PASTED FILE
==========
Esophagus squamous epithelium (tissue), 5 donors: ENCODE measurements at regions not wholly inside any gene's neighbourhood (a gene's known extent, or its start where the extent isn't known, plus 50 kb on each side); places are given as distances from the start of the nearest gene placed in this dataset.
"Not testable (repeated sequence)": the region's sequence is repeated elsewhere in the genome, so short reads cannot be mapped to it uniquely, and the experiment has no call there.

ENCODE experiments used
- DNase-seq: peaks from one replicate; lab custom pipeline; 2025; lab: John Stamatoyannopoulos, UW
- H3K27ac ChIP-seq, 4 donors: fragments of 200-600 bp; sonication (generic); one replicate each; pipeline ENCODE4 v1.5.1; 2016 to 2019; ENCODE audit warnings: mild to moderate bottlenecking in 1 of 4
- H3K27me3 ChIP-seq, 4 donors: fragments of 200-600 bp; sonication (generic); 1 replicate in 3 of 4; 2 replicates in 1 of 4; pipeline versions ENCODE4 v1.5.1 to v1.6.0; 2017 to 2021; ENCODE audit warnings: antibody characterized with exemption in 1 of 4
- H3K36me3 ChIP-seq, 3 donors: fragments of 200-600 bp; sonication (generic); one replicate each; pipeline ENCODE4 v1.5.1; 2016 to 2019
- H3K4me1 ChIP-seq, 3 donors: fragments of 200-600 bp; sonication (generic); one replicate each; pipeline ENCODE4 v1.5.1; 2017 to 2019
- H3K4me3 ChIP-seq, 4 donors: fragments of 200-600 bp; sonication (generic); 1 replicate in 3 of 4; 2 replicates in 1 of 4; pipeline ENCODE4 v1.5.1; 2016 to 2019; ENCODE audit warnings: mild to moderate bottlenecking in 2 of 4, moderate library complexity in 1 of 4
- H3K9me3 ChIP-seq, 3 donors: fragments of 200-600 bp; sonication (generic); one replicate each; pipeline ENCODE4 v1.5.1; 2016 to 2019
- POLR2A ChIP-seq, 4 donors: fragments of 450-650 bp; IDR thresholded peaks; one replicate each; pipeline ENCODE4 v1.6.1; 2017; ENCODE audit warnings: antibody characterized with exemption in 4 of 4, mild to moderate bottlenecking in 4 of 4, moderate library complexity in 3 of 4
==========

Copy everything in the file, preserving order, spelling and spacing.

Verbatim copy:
Esophagus squamous epithelium (tissue), 5 donors: ENCODE measurements at regions not wholly inside any gene's neighbourhood (a gene's known extent, or its start where the extent isn't known, plus 50 kb on each side); places are given as distances from the start of the nearest gene placed in this dataset.
"Not testable (repeated sequence)": the region's sequence is repeated elsewhere in the genome, so short reads cannot be mapped to it uniquely, and the experiment has no call there.

ENCODE experiments used
- DNase-seq: peaks from one replicate; lab custom pipeline; 2025; lab: John Stamatoyannopoulos, UW
- H3K27ac ChIP-seq, 4 donors: fragments of 200-600 bp; sonication (generic); one replicate each; pipeline ENCODE4 v1.5.1; 2016 to 2019; ENCODE audit warnings: mild to moderate bottlenecking in 1 of 4
- H3K27me3 ChIP-seq, 4 donors: fragments of 200-600 bp; sonication (generic); 1 replicate in 3 of 4; 2 replicates in 1 of 4; pipeline versions ENCODE4 v1.5.1 to v1.6.0; 2017 to 2021; ENCODE audit warnings: antibody characterized with exemption in 1 of 4
- H3K36me3 ChIP-seq, 3 donors: fragments of 200-600 bp; sonication (generic); one replicate each; pipeline ENCODE4 v1.5.1; 2016 to 2019
- H3K4me1 ChIP-seq, 3 donors: fragments of 200-600 bp; sonication (generic); one replicate each; pipeline ENCODE4 v1.5.1; 2017 to 2019
- H3K4me3 ChIP-seq, 4 donors: fragments of 200-600 bp; sonication (generic); 1 replicate in 3 of 4; 2 replicates in 1 of 4; pipeline ENCODE4 v1.5.1; 2016 to 2019; ENCODE audit warnings: mild to moderate bottlenecking in 2 of 4, moderate library complexity in 1 of 4
- H3K9me3 ChIP-seq, 3 donors: fragments of 200-600 bp; sonication (generic); one replicate each; pipeline ENCODE4 v1.5.1; 2016 to 2019
- POLR2A ChIP-seq, 4 donors: fragments of 450-650 bp; IDR thresholded peaks; one replicate each; pipeline ENCODE4 v1.6.1; 2017; ENCODE audit warnings: antibody characterized with exemption in 4 of 4, mild to moderate bottlenecking in 4 of 4, moderate library complexity in 3 of 4